To mark the end of finals week, the next installment of our Undergrad Spotlight features a member of the UW CSE community who devotes his spare time to helping other students to succeed. Meet Johan Michalove, a senior from Bellevue, Washington who has spent the past three years tutoring students and currently serves as chair of the UW ACM, the campus chapter of the Association for Computing Machinery.
Michalove is double-majoring in Computer Science and Philosophy. As ACM chair, he strives to make the CSE community vibrant and inclusive by coordinating a variety of events and programming. As a high school tutor, he inspires students to do more than succeed on a test — he helps them to develop a lifelong love of learning.
CSE: Why did you choose to study computer science?
JM: I first got excited about computer science through taking the intro series during my freshman year. I chose CSE because the concepts fascinated me, and also for how quickly you can go from an idea to a real, tangible object that people can play with or benefit from.
CSE: What is your favorite thing about being a UW CSE student?
JM: Our undergraduate community, definitely. The variety of my classmates’ interests continues to surprise me. I’m always hearing about new obscure subjects, side projects, and interesting experiences.
CSE: Who or what in UW CSE has inspired you the most?
JM: I’ve enjoyed mentorship from faculty who are advancing CS and laying the groundwork of CS education. It’s inspiring and humbling to witness the formative years of a relatively young subject. Adam Blank‘s approach to designing and structuring meaningful, yet highly scalable learning experiences has given me many new insights how technology can improve education.
CSE: What made you decide to tutor high school students?
JM: At the outset, I was just excited to teach and have a platform to gain mentorship and experience in the craft of teaching. As a college freshman I didn’t know what I constantly see today: many intelligent students near the end of high school lacking a strong foundation in basic reading, writing or math skills. Within the public school system, it’s particularly easy for students to slip through the cracks, only to arrive to college and realize they’ve never learned how to study or take on truly difficult academic endeavors. I also didn’t realize the number of high school students who have acute learning disabilities and test anxiety. I’ve had students break into nervous sweats when a math test is placed before them. I’ve stayed on to explore how I can help these students and hone my abilities as a teacher and mentor.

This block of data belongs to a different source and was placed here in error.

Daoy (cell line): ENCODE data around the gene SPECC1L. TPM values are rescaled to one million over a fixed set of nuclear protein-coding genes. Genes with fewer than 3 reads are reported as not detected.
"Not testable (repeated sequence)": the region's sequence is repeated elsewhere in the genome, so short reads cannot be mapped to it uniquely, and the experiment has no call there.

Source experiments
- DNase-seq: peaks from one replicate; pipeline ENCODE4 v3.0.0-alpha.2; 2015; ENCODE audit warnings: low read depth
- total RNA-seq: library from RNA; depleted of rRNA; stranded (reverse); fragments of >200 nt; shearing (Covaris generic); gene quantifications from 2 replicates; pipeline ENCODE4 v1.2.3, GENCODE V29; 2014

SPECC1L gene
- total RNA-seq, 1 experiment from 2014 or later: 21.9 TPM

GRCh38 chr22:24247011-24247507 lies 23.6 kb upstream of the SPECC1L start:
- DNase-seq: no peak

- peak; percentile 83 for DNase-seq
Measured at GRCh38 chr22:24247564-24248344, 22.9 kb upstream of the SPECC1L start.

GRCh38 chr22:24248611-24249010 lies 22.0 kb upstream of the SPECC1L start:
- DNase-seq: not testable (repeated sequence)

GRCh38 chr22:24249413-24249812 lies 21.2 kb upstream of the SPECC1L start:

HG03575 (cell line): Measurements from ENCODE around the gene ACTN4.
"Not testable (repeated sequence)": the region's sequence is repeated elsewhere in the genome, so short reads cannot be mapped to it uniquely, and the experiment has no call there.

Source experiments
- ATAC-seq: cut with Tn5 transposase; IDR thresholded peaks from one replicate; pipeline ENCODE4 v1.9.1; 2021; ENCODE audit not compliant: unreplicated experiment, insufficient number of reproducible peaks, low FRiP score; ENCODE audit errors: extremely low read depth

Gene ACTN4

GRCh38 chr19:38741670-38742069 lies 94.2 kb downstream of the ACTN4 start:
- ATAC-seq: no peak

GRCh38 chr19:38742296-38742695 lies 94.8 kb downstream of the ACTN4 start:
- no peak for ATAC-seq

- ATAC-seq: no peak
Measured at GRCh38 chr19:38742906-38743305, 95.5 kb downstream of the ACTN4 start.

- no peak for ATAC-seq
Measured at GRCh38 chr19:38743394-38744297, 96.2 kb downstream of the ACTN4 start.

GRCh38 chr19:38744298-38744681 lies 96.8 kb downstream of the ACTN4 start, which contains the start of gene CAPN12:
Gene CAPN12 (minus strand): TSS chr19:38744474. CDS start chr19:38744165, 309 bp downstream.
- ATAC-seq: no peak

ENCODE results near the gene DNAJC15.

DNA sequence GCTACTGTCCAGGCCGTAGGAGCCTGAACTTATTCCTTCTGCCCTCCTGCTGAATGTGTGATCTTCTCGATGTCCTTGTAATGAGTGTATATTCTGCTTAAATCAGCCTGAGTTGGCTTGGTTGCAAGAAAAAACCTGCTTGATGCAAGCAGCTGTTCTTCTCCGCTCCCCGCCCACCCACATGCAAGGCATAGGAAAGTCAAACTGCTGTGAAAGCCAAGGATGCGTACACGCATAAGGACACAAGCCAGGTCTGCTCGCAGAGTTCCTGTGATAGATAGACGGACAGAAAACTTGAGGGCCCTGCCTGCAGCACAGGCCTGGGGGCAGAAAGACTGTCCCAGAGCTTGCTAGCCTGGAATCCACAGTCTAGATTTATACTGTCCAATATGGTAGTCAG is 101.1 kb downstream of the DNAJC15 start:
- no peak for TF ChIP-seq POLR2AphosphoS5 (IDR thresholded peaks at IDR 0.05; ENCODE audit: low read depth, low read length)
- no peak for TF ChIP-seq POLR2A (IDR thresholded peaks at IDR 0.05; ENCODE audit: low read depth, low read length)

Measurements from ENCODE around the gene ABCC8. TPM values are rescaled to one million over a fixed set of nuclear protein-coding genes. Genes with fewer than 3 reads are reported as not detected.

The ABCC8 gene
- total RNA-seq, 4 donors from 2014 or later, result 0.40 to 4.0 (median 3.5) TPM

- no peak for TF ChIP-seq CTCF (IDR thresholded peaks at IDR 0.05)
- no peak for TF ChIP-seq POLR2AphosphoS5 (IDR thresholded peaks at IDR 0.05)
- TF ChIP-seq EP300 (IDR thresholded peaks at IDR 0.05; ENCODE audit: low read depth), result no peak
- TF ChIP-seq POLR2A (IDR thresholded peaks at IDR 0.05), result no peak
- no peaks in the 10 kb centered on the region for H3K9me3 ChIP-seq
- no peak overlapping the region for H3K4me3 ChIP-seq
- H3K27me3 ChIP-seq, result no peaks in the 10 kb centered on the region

CSE: How are you helping your students to overcome those challenges?
JM: My primary role is preparing students for the standardized tests they take to enter college. Many of our students have learning disabilities and special accommodations, so we work to understand where they’re falling behind and exactly how they can improve their performance. Although the teaching is ostensibly about tests, my goal is to help students find an engaged, positive attitude towards learning even when the subject-matter seems dry — we are talking about standardized tests! — so they can take that with them to whatever pursuits they follow. This often involves helping them overcome a particular fears or anxieties and providing mentorship, supplemented by content knowledge.
In the most severe cases, I’ve taught high school juniors multiplication and division. More frequently they come in without understanding basic geometry and algebra. Many of my math students are baffled by the reading passages. Teaching effectively from the 1st to the 99th percentile is difficult. Three years later, I’m still finding new ways to sharpen my approach.
CSE: What kind of impact are you making in this role?
JM: My work directly helps students whose needs were not fulfilled by the regular educational system. Although the number of students I teach is a blip compared to UW classes or the scale reached by MOOCs, the goal is for students who’re seldom at ease in the classroom to have genuine, positive learning experiences. I would like to think that through the tests, we’re teaching students how to learn (and often for the first time). It’s exciting to be involved in the formative stages of these individuals, and it’s not uncommon for students to come back and say that preparing for the tests was the first time they ever enjoyed learning.
CSE: What is your favorite memory/project so far?
JM: Those lightbulb moments when you know something just “clicked” perfectly for a student. Their eyes light up and they let out an excited “Ohhhhhhhhhh.” You know it’s a concept they’re never going to forget.
CSE: How does this position relate to your long term goals?
JM: Shhh, they’re still under wraps. Though you can probably guess they involve education and computer science.
Thank you, Johan, for your leadership and service! And happy end of finals to all of our undergrads — see you next quarter!